When I started adopting education projects in Asia, I did not stop to think through the long-term implications. I was driven by an immediate desire to do something to help children who did not have access to education….Everything that has come since then has grown out of that first day in the Annapurna range when Pasupathi invited me to visit a school and I said "yes" to the headmaster's request for books….
I gave myself a 40th birthday present—I decided to devote what will probably be the most productive decade of my adult life to the quest for universal education. I have abandoned all thoughts of returning to the field of technology. Having discovered my true life path, I am more ready than ever to embrace it. I feel lucky to know who I am, what I want to focus on, and the yardsticks by which I will measure myself.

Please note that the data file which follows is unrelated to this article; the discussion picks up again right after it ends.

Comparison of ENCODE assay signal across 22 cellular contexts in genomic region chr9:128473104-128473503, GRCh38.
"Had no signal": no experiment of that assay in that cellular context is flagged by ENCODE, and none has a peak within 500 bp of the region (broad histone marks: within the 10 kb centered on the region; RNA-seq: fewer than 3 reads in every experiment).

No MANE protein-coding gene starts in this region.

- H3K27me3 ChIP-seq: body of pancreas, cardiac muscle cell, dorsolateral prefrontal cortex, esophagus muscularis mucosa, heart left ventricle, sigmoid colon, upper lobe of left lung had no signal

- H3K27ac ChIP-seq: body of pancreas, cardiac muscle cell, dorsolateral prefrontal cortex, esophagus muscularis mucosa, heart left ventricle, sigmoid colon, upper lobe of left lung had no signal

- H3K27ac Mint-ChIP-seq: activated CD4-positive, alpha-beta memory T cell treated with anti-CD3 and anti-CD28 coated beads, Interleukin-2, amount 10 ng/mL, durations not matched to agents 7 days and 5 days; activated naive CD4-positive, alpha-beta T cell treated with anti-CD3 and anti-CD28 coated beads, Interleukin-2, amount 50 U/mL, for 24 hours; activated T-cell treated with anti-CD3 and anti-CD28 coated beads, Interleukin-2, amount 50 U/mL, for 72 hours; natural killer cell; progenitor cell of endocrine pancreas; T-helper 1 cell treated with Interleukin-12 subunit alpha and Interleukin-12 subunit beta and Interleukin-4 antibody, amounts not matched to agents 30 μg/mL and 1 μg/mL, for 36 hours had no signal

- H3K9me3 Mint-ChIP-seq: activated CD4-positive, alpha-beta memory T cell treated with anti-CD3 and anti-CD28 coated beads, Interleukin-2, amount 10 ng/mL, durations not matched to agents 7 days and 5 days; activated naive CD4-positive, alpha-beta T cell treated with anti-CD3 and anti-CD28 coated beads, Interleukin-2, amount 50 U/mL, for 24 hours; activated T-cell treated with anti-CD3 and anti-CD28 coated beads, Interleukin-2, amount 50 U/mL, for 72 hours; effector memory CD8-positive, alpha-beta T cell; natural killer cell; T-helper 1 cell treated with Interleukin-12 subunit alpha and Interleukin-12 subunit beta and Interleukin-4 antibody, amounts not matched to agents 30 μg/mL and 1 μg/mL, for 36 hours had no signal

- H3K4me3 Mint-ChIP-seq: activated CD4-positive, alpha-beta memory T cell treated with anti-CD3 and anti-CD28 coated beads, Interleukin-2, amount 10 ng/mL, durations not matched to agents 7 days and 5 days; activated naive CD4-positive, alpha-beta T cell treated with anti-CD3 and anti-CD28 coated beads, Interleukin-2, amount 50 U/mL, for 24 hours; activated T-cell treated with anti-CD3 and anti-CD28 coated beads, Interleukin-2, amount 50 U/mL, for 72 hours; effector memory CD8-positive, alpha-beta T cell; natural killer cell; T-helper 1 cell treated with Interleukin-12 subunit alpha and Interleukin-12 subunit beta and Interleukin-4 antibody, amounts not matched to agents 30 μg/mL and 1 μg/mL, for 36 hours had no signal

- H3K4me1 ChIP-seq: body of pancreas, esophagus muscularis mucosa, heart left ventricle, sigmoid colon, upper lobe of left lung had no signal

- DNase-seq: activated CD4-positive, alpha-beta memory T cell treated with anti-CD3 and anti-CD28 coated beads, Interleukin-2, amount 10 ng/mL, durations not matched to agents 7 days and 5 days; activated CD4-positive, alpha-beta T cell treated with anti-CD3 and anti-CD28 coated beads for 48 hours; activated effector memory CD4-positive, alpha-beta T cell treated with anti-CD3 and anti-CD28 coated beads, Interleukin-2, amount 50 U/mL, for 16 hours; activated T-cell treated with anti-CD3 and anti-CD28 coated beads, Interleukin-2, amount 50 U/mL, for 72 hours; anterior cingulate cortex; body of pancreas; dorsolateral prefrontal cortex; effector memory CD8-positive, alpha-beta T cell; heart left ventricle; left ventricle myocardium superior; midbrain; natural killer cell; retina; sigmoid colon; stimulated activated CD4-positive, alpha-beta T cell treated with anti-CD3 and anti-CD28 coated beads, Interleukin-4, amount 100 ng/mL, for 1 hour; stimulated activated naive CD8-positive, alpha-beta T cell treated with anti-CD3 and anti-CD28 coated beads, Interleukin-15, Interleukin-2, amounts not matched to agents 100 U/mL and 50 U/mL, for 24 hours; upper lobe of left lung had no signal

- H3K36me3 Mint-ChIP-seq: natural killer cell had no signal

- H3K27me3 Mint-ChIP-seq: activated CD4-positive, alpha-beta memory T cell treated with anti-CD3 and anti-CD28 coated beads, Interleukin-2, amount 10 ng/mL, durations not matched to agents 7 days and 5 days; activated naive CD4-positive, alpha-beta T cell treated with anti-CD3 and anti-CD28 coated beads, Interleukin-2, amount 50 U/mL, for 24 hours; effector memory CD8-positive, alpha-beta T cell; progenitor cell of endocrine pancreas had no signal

I think of Vu, the first student I ever helped. Starting with a $20 scholarship in 1997, we have continued a symbiotic relationship that has allowed him to become fluent in three languages while studying in university and then to pursue a graduate degree in software engineering....
I try to imagine all the other students who are still in the early years of being helped by Room to Read. If Vu could make this much progress in eight years, what might become of the nearly 1 million other students now attending our schools and eagerly devouring books in our libraries?
Goethe once wrote about Beethoven's Fifth Symphony, "If all the musicians in the world played this piece simultaneously, the planet would go off its axis."
That's how I feel about education for the children of the developing world.